I emerged from the woods at 8:30 in the morning, having already hiked almost 4 miles from the river valley where I camped the previous night to the top of a mountain, and was greeted with this view. I decided it was a good place to stop for breakfast.
It was probably one of the best views I encountered during my two-day, 21-mile backpacking trip through the Shenandoah backcountry this week. At least once a year I try to get out on the trail for a longer-distance, overnight trek. My younger brother has accompanied me for several of these trips, including our bucket-list adventure through the guts of the Grand Canyon last year, but the past couple trips have been on my own.
It’s an odd thing to be alone in the wilderness (I’m not being dramatic – it’s actually called a wilderness area by the National Park Service). It’s probably pretty close to what true freedom must feel like, if I wasn’t constantly preoccupied with the possibility of encountering a bear around every corner. I wonder if there’s a such thing as freedom that is not tinged with a little fear.
The hike started in the best possible way – a cool, sunny morning; a new day pregnant with possibilities. But those possibilities gained a sharper focus when I encountered a sign posted to a tree less than 2 miles in – “problem” bears had been reported along this trail. Problem bears are the ones that boldly approach hikers in search of food. Usually hikers are instructed to make loud noises – shouting, clapping – as they walk through the woods to warn timid bears of their presence. But what do you do when the bears are actually looking for you?
Fortunately I never encountered any bears during this trip (maybe the shouting, clapping and whistling worked?). But I had plenty of time to think about it as I hiked for hours without seeing another human, and then set up camp in a remote, dusky corner of the park next to a trickling stream. Thankfully I had brought an engrossing book to take my mind away from the constant analysis of every woodland sound outside of my tent as the sun sank behind the ridge above.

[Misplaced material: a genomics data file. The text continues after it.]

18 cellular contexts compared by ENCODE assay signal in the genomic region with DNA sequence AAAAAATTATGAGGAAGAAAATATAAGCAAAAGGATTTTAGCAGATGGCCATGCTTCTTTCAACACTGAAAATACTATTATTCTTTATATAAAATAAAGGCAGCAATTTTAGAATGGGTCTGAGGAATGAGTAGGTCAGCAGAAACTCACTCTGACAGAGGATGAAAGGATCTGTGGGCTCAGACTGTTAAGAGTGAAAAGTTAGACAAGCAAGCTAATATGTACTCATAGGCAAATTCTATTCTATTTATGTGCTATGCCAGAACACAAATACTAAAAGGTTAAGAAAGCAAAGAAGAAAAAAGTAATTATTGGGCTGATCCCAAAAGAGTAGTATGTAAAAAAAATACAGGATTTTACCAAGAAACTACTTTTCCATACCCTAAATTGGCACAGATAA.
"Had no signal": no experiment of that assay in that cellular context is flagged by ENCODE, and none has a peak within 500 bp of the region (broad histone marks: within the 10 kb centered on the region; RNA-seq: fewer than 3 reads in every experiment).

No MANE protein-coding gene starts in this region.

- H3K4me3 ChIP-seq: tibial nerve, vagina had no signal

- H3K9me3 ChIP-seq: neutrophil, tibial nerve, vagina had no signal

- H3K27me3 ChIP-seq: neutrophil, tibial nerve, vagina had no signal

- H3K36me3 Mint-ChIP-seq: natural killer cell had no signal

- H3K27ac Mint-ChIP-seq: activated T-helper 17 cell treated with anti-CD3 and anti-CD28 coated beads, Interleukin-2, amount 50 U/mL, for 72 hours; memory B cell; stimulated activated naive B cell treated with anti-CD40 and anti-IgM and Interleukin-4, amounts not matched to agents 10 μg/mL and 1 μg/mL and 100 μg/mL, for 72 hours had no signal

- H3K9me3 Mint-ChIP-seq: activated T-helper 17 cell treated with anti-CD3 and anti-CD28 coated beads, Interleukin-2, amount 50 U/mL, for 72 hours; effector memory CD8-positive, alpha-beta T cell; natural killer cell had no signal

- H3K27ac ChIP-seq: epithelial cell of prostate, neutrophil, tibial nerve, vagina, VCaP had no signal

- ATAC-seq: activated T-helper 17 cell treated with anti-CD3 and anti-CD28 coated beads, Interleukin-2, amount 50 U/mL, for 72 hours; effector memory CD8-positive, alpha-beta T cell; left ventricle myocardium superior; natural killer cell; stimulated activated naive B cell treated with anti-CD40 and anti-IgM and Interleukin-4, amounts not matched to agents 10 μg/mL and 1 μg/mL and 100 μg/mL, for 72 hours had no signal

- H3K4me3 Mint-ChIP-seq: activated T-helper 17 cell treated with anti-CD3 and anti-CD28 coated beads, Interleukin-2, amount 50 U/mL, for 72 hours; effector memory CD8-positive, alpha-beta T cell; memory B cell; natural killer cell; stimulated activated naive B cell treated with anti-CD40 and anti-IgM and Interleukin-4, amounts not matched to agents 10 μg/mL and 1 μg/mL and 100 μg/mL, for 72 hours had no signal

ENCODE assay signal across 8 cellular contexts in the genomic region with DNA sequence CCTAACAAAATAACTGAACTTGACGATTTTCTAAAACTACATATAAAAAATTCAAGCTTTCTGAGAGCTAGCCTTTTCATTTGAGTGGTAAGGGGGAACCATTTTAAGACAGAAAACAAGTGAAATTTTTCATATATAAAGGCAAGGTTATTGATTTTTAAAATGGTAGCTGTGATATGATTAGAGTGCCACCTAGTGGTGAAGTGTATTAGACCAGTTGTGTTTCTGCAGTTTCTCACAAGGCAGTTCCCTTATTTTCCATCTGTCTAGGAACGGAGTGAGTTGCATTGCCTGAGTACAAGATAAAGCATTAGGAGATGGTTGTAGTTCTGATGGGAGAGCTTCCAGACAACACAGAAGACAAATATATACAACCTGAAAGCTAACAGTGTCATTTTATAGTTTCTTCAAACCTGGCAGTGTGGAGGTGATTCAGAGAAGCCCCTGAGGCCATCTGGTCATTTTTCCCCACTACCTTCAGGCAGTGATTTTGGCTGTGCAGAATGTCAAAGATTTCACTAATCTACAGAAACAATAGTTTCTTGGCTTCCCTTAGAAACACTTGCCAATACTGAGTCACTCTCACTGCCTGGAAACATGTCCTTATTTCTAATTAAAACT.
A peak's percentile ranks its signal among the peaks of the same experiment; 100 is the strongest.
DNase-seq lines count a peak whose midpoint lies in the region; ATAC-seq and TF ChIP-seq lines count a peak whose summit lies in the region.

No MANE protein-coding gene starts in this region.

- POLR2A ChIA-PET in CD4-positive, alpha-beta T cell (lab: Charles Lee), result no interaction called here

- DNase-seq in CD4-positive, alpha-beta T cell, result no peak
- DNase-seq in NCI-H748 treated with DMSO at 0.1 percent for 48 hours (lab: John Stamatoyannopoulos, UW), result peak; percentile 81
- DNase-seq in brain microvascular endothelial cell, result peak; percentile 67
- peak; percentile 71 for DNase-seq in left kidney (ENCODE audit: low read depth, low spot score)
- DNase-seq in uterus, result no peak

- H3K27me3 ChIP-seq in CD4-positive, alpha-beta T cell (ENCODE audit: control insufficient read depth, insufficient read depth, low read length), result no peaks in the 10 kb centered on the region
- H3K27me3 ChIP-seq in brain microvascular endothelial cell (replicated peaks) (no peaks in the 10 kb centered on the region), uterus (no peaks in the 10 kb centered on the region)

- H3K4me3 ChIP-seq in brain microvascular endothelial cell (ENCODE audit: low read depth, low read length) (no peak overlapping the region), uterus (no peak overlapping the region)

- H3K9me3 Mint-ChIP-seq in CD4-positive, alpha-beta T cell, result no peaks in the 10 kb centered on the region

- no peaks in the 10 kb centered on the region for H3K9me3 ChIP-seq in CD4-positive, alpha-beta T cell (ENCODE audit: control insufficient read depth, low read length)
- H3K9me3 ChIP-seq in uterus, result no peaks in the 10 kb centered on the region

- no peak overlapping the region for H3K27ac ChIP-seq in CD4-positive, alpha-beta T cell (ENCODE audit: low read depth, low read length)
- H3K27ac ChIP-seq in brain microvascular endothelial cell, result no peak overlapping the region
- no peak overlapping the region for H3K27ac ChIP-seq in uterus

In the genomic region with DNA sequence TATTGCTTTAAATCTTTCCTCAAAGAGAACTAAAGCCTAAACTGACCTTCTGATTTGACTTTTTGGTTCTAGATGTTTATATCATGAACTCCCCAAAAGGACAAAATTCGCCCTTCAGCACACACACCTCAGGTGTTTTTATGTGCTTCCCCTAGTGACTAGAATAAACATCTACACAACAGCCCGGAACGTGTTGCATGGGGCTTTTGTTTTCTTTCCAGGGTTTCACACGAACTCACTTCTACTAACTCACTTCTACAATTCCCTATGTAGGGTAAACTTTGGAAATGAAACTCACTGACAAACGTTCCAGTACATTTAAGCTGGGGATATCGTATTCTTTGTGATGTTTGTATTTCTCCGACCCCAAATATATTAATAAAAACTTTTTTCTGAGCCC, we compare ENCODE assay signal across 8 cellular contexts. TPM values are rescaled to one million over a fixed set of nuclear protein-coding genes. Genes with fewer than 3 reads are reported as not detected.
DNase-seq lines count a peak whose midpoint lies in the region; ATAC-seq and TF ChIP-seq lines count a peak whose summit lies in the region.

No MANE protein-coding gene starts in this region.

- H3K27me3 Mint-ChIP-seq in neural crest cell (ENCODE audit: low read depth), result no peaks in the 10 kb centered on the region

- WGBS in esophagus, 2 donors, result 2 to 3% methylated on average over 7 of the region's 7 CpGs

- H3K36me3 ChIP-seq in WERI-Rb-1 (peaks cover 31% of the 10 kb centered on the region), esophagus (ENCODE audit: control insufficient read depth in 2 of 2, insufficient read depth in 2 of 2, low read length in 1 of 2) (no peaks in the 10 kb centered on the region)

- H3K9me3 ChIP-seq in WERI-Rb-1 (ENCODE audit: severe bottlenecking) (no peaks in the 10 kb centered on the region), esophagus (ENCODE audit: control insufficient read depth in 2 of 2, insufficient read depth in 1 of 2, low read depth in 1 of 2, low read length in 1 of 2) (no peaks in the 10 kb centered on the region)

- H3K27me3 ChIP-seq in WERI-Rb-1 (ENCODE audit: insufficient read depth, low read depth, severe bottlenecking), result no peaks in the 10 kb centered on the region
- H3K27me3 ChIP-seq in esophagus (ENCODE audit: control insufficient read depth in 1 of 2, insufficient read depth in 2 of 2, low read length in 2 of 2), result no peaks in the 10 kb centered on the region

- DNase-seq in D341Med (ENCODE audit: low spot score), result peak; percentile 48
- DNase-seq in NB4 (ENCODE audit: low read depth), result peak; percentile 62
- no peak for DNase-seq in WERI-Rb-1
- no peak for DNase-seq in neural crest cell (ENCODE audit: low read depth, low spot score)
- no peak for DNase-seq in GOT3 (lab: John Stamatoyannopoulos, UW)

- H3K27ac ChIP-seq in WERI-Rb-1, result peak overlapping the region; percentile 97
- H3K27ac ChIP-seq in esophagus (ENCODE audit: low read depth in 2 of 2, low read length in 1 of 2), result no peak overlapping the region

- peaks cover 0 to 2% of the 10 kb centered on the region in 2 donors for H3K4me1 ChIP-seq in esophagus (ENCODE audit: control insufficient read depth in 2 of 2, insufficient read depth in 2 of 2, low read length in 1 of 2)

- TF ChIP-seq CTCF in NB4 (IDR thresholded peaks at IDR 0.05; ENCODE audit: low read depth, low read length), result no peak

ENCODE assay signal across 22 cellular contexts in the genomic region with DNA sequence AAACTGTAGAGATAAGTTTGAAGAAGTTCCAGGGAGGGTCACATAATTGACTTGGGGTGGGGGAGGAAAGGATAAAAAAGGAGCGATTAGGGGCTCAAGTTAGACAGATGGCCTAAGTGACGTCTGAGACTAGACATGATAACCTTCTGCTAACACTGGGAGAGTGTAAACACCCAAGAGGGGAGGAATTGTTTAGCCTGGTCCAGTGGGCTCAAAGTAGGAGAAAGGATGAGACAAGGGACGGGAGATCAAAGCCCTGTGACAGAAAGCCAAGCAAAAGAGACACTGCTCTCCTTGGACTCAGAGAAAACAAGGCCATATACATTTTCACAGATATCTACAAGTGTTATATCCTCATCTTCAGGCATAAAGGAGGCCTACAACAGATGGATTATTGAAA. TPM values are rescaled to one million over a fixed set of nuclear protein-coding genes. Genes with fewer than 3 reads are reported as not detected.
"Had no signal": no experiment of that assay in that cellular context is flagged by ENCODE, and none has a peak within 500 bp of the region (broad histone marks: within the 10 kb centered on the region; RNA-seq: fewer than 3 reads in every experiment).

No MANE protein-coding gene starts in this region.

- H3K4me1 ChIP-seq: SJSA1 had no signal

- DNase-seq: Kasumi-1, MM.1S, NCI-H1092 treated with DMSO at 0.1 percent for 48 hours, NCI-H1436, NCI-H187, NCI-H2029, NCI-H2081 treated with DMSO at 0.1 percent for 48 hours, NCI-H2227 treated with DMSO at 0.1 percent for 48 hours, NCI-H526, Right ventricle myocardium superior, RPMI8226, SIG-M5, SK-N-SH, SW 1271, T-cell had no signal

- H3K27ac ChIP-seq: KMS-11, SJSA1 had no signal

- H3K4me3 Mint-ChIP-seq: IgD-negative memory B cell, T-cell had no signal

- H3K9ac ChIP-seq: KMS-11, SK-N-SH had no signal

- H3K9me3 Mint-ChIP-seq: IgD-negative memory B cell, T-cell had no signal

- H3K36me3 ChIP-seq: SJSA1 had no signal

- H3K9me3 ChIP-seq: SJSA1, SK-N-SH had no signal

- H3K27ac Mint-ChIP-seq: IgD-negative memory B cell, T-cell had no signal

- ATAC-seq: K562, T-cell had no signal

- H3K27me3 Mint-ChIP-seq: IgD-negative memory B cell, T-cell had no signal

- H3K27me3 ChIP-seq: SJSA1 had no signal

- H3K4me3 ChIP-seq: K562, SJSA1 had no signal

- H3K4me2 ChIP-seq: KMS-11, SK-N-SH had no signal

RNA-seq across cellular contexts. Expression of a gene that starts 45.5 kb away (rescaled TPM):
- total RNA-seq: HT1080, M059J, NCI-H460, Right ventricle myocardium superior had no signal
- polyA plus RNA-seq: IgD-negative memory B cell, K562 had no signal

I covered a little more than 15 miles on the first day, leaving a smaller segment of about 5.5 for the following morning. To an endurance athlete, that might not sound like much. I could run 15 miles on the road in 2 hours, and even allowing for the uneven terrain on the trail it would probably not be more than a morning’s work. But the point wasn’t necessarily to cover the distance quickly. After all, I was also carrying 30 pounds of equipment on my back and hiking up and down mountains. The point was the experience – stopping to take in the view through a frame of pine branches, eating trail mix while sitting on a rock and watching the fish dart through the pool at my feet, setting up my own camp in a location I chose (backcountry camping isn’t the same as campground camping, where everything’s laid out for you).
I could have finished the entire 21 miles in one day, but then I wouldn’t have been able to hear the cacophony of insects and frogs as the last evening light faded from the valley, and I wouldn’t have woken to a forest that lay impossibly still, as if waiting for some unseen signal before humming to life.
Now I’m back home, slowly reacquainting myself with the things that generally occupy my mind – training, work, chores. I came back with a cleansed mind, some fresh ideas for my professional life, a renewed respect for the comforts and conveniences of home. I’m also quite sore, from my shoulders to just about every muscle and tendon below my waist. (There’s a reason I only do this once or twice a year). I’ll give myself a day or two before my next hard workout – time for my body to recover and also time for my mind to settle back into the triathlon-training mode (it’s not so easy to find importance in a ride or run after having been immersed in nothing but your own wandering mind for several days).
It was nice to be out there, and now it’s nice to be back.